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Wednesday, May 16, 2012

Brooks Pure Flow

My latest toy. A green Brooks Pure Flow. My third Brook shoe. The Brook Flow is touted to be Brook's Minimalist shoe. It boast a totally a brand new design from traditional trainer and come with a 4mm heel to toe drop to qualify for its minimalist title and weigh only about 250 gm just a little teeny weeny bit heavier than the Saucony Kinvara.

Design This is the side view. Not too bad looking except for the grey sole. I thought black would have look better though.

The upper is made of the usual nylon material. It looks waterproof enough although I have not been able to put it to the test so far. What is unique about the upper is that 1) it comes with a what Brooks called a Nav band and 4 eyelets for the laces. Having read in some reviews that the Nav band may cause the shoe to be too tight, I was a bit concern that I may have to cut it away. But fortunately, the fitting was a tad on the loose side and this is not helped by the minimum eyelets. I had to pull the lace real tight to get a good fit. 

The Nav Band
I think the Nav Band serves no real purpose and in certain case can be more a minus than a plus.

Cushioning The ride in the shoe was soft. Very soft. After being used to the reduced cushioning of the Kinvara and the Terra Plana, it was a bit weird to run in a pair of cushioned shoes. The cushioning comes mainly from the BoMoGo DNA midsole. It is a bit too much cushioning for me. I likened it to running on a pillow. Nice for those who likes the cushioning but disturbing for me as I could not feel the ground.

Ground Feel. The sole is made of what Brooks call Brown Rubber. It promises flexibility, responsiveness and durability. There is a 4mm heel to toe drop but due to the cushioning and the thick outsole, there isn't much ground feel. On my first run, I did a short 3km interval and was very distracted when I could not get the rebound from the ground.

Right smack in the middle of the arch is this bright yellow bulge. Initially it made wearing the shoe very uncomfortable as the bulge is slightly higher and one can feel it with every movement. However, as I worn it over a few runs, I soon got used to it. And the purpose of this bulge? Apparently it forces the wearer to land on the mid foot instead of the heel.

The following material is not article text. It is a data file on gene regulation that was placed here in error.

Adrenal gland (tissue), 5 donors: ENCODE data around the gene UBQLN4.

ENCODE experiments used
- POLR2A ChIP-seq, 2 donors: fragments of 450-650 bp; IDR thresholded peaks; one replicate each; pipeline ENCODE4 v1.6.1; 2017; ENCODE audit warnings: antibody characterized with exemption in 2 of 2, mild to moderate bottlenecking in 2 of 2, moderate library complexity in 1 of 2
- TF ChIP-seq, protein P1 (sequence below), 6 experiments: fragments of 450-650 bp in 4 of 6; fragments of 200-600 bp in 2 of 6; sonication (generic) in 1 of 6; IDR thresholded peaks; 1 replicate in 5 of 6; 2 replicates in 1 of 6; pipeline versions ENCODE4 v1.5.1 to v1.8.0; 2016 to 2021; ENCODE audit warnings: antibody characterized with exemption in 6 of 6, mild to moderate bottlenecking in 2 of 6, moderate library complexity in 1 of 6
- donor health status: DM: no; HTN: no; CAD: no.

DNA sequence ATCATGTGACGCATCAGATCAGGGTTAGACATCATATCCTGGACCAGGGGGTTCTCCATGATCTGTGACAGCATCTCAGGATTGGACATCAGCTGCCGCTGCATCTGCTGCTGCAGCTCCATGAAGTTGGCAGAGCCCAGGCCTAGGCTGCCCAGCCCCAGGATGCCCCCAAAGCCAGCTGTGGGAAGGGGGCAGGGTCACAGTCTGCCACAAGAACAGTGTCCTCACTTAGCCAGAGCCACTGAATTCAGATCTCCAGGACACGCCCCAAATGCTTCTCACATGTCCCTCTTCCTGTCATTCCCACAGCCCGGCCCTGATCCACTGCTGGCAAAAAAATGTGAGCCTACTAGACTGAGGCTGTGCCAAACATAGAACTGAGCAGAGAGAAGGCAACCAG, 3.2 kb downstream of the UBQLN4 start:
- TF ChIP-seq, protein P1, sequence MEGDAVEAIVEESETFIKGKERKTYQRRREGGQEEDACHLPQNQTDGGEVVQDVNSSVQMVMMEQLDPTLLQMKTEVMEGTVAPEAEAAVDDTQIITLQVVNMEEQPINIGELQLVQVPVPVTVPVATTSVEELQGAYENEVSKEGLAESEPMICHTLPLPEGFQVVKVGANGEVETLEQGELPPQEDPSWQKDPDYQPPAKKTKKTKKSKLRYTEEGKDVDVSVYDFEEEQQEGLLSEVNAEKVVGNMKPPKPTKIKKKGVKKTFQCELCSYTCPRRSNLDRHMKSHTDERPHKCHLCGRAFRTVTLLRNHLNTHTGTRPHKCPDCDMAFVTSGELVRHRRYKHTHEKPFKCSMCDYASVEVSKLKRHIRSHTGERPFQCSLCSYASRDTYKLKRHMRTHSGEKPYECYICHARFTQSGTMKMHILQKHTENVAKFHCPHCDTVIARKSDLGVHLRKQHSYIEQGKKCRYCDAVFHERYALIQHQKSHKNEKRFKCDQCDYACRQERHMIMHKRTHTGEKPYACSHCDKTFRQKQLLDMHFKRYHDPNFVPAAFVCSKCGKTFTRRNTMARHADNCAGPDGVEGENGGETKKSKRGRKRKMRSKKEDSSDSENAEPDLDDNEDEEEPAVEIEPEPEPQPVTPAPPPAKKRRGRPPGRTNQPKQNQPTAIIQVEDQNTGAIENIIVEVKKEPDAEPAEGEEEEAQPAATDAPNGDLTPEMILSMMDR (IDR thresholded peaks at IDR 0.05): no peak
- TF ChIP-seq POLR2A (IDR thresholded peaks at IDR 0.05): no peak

Another thing about the shoe is the Ideal Heel. The curve of the heel again forces the runner to land on the mid foot. Perhaps, due to these 2 innovations, Brooks dare to call the Pure series of shoes "minimalist" shoes

Brooks has also added a sort of split toe into the sole. Again I has no idea what it serves. It is too stiff to allow for the big toe to flex, too shallow to house the toe properly. Maybe like the Nav Band it is just another "differentiate itself from the competitors" features.

Flexibility. Despite the bulge and the thick sole, the shoe is quite flexible. I can bend it at will and this helps tremendously in the mid foot running.

Conclusion. The shoe is light at about 250 gm. But still slightly heavier than the Kinvara, its closest equivalent. It is too much cushioning for those used to real minimalist or barefoot. Brooks can call it what it wants, but this is no minimalist shoe.I would rather think of it as a transitional shoe much like the Newton. Good for those converting from heel strike to mid foot and not for those going shod less. 

Date of Purchase: 7 April 2012

Cost: $110

Purchased from: KPI Warehouse Sale

Worn in races:


Retired: 13 July 2013
Mileage 703 km


  1. Hi, May i know what is the price of the brooks pure flow?


  2. Hi there thank you for dropping by. Maybe you can call the local agent KeyPower at Tel 6842 2368 or visit any of their outlets at Novena, Marina Square, Machperson, Queensway and Changi Citypoint

  3. Just went to world of sport at Wilma.. where they carry brooks shoes... it's about 169 - 189 for their pure project series... having 15% discount I think..